Eating a live frog refers to completing a task that really, really sucks. I mean, eating a live frog would be fairly traumatizing, right? So the advice intended by Mr. Twain is to eat the frog first in order to get it out of the way and have a more productive day.
What Not to Do in the First Part of Your Day
Opinions vary in regards to how a successful person should begin his or her day. However, there’s one thing experts across the board agree you should not do in the first hour of your morning: check your email.
Why? Because checking your email is really not accomplishing a task. It may feel like you’re doing something productive, by reading and replying to emails, especially if they seem urgent. However, the email reading and replies and forwards and deletions are an endless list that can suck you in and consume more time than you intended to give it.
Also, is there really an email that can’t wait until 9 or 10 a.m. to be answered? Even the most urgent emails don’t need to be answered the minute you start your day. If it is that urgent, the email would be a phone call or a text.
How to Tell if a Frog is a Frog
One thing to remember is that just because a particular task is difficult does not mean it should automatically take priority—regardless of what Mark Twain’s quote tells us. I would revise the meaning a little.
“Eat a live frog first thing in the morning and nothing worse will happen…” should be a metaphor for the most important task with the most productive outcome, rather than simply the most difficult.
Brian Tracy, author of the well-known time-management book “Eat That Frog,” advised that if you have two difficult tasks before you, start with the one that’s bigger, harder and more important. Often the thing we least want to do is also the most important. Getting a difficult task that is less productive out of the way just to get it out of the way is probably not the best start to the day.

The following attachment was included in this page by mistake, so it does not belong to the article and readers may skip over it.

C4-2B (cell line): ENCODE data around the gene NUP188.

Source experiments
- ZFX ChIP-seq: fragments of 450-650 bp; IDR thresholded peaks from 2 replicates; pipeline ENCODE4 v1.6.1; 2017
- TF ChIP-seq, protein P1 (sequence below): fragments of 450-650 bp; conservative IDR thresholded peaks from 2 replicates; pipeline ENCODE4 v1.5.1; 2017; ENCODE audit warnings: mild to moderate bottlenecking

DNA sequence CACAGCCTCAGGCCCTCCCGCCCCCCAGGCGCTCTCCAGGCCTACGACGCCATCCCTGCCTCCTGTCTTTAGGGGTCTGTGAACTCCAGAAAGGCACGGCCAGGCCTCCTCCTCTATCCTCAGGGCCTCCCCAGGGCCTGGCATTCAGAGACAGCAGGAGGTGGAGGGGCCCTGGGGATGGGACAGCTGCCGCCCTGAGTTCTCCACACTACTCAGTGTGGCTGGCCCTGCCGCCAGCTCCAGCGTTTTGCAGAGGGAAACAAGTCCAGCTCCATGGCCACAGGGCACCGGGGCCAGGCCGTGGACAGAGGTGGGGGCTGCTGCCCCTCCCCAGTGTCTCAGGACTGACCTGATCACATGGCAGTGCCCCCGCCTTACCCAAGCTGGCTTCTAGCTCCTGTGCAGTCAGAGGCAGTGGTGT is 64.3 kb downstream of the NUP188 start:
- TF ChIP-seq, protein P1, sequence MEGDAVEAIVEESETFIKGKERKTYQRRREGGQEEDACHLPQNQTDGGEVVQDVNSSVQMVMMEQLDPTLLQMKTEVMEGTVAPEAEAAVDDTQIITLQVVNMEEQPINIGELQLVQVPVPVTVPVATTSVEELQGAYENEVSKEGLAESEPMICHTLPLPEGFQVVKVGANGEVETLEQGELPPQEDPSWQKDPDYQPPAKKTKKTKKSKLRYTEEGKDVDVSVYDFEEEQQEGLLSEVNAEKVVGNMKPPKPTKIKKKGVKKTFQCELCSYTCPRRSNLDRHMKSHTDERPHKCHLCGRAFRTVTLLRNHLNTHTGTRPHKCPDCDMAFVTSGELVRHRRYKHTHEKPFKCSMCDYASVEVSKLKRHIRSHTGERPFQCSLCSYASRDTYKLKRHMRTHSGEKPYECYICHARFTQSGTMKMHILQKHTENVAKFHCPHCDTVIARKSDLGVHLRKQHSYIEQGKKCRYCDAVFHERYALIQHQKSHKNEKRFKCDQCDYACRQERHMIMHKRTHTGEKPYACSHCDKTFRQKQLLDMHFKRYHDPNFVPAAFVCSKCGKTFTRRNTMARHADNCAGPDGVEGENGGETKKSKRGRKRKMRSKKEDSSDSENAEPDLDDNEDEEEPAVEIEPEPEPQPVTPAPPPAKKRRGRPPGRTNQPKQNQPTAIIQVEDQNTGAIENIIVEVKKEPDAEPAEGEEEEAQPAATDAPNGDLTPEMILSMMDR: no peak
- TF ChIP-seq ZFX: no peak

How to Eat Your Daily Frog
The idea is to create a habit of taking care of the most challenging task first thing in the morning.
If you’re a writer, this might mean writing a blog post or an article before checking your email and reading the latest round of articles in your inbox. If you’re a PPC manager, it might mean reviewing and optimizing campaigns before reading the latest from Search Engine Journal and Search Engine Watch.
Good habits are not easy to establish, especially if it’s a habit of doing the thing you want to do the least first. You may need to create a little bit of a setup in order to encourage this action. For example, before you leave work at the end of the day, create a checklist or simply write down the first thing you need to do the next morning. If necessary and possible, gather whatever you need to accomplish it so it’s there waiting for you.
Here’s a real-life example. Let’s say you want to run first thing in the morning because you won’t have time otherwise. You can make a mental note before going to bed that you’re going to work out first thing in the morning no matter what, and you can also take out your shoes and running clothes and lay them next to your bed. Then, once you wake up, you’ll remember the first task on your list for the day and have everything you need right at your fingertips.
This same approach can be applied to your work tasks. You can write down the most important task you’re going to do first the following day and make sure you have everything laid out and ready to go so that you can.
The bottom line is this: successful people develop a lifelong habit of diving directly into major tasks on a daily basis and working steadily and tenaciously until that task is completed. The business world rewards those who produce results—not those who are simply busy. If you regularly set priorities and get important tasks done quickly and effectively at the start of every single day, you’ll rise to the top as an employee or entrepreneur who not only talks the talk but also walks the walk.
Just remember to always eat a live frog first thing in the morning.